Hardcover ISBN: 9780804734431
Paperback ISBN: 9780804739764
During the first thirty years under communism, China completely banned crime fiction. After Mao, however, crime genres of all kinds—old and new, Chinese and Western—sprang up in profusion. Crime narrative again became one of the most prolific and best-loved forms of Chinese popular culture, and it often embodied the Chinese people’s most trenchant and open critiques of their newly restored socialist legal system.
This is the first full-length study in any language of Chinese crime fiction in all eras: ancient, modern, and contemporary. It is also the first book to apply legal scholars’ “law and literature” inquiry to the rich field of Chinese legal and literary culture. Familiar Holmesian, quintessentially Chinese, and bizarre East-West hybrids of plots, crimes, detectives, judges, suspects, and ideas of law and corruption emerge from the pages of China’s new crime fiction, which is alternately embraced and condemned by the Chinese establishment as it lurches uncertainly toward post-communist society.
Informed by contemporary comparative and theoretical perspectives on popular culture and the fiction of crime and detection, this book is based on extensive readings of Chinese crime fiction and interviews—in China and abroad—with the communist regime’s exiled and still-in-power security and judicial officers. It was in the Orwellian year of 1984 that the authorities set out to control China’s crime fiction and even to manufacture it themselves—only to find that fiction, like the social phenomena it depicts, seems destined to remain one step ahead of the law.
About the author
Jeffrey C. Kinkley is Professor of History at St. John's University. He is the author of The Odyssey of Shen Congwen (Stanford, 1987) and the editor and translator of several books in Chinese literary history.
"Kinkley illuminates Chinese conceptions of crime, law, and justice at both official and popular levels from pre-modern times through the 1990s, comparing traditions of Chinese detective fiction with those of American and European authors. . . . Students of Chinese history, literature, sociology, and law all will learn much from this unique book."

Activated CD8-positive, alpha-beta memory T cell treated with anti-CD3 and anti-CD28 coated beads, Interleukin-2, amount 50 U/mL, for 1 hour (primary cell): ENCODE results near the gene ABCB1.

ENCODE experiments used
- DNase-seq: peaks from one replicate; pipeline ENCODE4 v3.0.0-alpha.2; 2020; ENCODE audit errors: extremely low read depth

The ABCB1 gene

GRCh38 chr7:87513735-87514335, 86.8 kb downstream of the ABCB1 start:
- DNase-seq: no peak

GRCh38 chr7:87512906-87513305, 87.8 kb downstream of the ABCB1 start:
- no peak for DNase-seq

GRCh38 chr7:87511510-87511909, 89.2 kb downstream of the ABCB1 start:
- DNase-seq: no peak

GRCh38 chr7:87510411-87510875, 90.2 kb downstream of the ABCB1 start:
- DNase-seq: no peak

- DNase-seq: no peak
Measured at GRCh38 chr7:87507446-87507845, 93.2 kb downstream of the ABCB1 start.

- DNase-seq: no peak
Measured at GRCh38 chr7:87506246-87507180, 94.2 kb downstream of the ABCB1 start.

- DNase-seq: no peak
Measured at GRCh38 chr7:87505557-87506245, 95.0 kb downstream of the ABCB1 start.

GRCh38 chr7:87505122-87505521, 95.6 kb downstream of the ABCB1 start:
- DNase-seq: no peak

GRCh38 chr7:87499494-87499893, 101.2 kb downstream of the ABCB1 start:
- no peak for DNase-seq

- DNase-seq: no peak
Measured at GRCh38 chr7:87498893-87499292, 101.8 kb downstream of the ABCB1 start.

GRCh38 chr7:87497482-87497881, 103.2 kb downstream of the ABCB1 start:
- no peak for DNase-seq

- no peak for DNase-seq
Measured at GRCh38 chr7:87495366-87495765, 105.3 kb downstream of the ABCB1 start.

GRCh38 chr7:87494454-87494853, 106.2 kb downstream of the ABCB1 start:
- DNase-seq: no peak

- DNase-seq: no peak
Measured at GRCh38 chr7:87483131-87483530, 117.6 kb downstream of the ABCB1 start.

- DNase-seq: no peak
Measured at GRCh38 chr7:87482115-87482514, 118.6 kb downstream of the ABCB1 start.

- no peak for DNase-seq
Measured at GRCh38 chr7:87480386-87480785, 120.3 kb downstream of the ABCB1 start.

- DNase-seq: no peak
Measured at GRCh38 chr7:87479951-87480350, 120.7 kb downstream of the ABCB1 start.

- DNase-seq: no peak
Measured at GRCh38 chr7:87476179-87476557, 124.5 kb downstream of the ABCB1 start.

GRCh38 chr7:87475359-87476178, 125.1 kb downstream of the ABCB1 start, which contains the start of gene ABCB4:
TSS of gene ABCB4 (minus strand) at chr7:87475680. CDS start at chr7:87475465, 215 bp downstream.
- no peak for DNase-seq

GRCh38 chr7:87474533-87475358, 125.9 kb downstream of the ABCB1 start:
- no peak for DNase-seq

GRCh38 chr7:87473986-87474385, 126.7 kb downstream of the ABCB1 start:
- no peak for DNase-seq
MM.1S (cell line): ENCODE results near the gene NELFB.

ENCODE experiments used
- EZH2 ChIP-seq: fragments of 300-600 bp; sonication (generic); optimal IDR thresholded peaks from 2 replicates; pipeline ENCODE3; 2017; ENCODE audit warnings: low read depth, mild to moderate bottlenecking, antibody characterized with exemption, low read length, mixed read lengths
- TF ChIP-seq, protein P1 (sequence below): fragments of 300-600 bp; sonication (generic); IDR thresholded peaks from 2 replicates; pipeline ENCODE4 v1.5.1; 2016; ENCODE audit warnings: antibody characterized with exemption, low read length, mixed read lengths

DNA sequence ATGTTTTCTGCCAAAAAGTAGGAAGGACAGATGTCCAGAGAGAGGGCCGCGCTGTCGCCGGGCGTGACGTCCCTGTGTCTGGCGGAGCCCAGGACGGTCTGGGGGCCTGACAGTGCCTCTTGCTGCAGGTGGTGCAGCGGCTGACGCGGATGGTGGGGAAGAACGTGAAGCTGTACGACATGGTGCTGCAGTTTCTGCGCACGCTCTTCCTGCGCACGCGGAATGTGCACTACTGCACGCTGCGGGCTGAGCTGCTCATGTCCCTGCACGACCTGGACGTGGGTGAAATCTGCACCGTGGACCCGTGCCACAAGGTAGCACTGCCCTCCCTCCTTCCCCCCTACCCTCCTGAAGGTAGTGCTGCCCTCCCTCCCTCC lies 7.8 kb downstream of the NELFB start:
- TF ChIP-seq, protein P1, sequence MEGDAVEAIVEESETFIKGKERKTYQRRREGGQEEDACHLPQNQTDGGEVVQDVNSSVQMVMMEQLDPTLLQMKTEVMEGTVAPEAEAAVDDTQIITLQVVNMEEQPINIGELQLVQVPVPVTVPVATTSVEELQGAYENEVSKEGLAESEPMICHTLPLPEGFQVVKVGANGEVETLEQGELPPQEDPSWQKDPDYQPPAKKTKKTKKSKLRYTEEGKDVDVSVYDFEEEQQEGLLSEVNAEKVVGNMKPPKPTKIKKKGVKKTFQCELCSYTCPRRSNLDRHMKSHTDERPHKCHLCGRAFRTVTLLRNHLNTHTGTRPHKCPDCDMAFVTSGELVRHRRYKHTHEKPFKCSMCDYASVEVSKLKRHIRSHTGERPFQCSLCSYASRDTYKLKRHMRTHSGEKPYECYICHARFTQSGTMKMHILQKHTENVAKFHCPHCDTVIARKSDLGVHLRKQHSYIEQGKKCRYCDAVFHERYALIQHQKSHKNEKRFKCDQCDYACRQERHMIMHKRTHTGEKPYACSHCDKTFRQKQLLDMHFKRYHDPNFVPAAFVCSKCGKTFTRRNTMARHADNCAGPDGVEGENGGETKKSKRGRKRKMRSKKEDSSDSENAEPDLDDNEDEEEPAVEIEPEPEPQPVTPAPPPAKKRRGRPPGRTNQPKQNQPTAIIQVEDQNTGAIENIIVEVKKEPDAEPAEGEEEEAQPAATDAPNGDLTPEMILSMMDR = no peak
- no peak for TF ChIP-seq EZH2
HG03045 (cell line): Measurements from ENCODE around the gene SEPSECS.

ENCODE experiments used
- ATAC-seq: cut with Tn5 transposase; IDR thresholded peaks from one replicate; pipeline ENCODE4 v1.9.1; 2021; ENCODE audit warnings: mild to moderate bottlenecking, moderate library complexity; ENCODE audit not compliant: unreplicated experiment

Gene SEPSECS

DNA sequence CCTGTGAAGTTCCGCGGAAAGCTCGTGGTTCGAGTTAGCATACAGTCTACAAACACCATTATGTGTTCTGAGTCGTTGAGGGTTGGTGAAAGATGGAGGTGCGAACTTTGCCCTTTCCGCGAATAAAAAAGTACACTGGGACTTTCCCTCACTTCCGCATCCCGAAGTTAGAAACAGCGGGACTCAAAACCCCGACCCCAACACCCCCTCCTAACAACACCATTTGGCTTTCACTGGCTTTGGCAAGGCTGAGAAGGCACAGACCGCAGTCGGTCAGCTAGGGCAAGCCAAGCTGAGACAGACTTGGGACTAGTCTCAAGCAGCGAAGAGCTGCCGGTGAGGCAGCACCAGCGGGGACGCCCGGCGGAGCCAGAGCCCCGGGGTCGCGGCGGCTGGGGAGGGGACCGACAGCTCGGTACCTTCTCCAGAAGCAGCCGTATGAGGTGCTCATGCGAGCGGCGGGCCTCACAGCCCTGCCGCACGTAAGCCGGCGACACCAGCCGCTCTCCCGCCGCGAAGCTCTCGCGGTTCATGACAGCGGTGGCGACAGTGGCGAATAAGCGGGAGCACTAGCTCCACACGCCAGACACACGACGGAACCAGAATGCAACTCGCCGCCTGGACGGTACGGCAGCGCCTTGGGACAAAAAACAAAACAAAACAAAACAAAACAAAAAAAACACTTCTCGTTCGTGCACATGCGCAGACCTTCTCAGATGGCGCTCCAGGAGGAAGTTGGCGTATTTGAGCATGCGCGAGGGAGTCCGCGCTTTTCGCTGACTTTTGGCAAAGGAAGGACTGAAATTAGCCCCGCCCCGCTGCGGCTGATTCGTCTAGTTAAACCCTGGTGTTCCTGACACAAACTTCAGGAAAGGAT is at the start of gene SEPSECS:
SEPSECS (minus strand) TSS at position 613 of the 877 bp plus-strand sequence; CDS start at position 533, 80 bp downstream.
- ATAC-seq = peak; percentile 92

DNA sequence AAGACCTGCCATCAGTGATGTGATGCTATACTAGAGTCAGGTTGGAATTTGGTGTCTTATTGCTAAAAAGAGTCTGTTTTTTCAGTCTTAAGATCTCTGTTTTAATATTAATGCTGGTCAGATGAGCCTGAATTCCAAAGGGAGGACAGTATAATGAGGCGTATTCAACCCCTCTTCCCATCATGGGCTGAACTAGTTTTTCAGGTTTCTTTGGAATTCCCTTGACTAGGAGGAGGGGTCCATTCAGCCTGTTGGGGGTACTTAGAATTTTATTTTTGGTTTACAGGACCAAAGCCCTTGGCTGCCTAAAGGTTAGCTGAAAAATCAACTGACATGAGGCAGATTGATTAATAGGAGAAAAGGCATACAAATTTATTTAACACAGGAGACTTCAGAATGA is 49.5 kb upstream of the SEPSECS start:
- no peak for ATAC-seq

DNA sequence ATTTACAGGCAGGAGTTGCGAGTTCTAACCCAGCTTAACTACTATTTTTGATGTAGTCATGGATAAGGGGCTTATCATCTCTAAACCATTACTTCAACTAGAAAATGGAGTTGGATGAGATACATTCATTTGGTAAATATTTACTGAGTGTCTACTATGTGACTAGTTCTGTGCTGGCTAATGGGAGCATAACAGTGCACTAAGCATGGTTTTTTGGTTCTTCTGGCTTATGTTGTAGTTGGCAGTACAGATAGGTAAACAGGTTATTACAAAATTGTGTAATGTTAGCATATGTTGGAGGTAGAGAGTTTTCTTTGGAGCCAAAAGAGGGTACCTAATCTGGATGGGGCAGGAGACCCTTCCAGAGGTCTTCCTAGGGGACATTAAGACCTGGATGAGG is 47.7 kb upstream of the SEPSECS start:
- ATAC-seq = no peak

—Perry Link, Princeton University
"Through his analysis of the works, authors, genres and plots of Chinese crime and court case fiction, Kinkley succeeds in illuminating China's new legal culture from diverse angels. He has written an entertaining and intelligent book on the fiction and facts of the Chinese justice system."
—The China Journal
"Kinkley has managed to write a book as fun to read as it should be. . . . Kinkley provides, in Chinese Justice, the Fiction: Law and Literature in Modern China a thorough, well-considered treatment of the history of crime fiction in China. . . . Kinkley's efforts shine brightest during his treatment of the 'golden age' before Mao came to power, as well as in his consideration of the fruition of Chinese crime fiction during these most recent years of rapid change. This fine book is enough to make one hopeful for English-language translations."
—American Journal of Chinese Studies
"Jeffrey Kinkley's landmark study of crime fiction in modern and contemporary China, Chinese Justice, the Fiction sets new standards for scholarship in Chinese popular literature."
"Jeffrey C. Kinkley's book is erudite, witty, carefully researched, and superbly written. That it is the first book-length study in English which addresses the relationship between law and literature in modern China further enhances its significance."
—Modern Chinese Literature
"Jeffrey Kinkley's latest study is without doubt an important and groundbreaking book on a topic that has been virtually ignored by Western scholars and seldom studied even in China: modern Chinese crime fiction."
—China Review International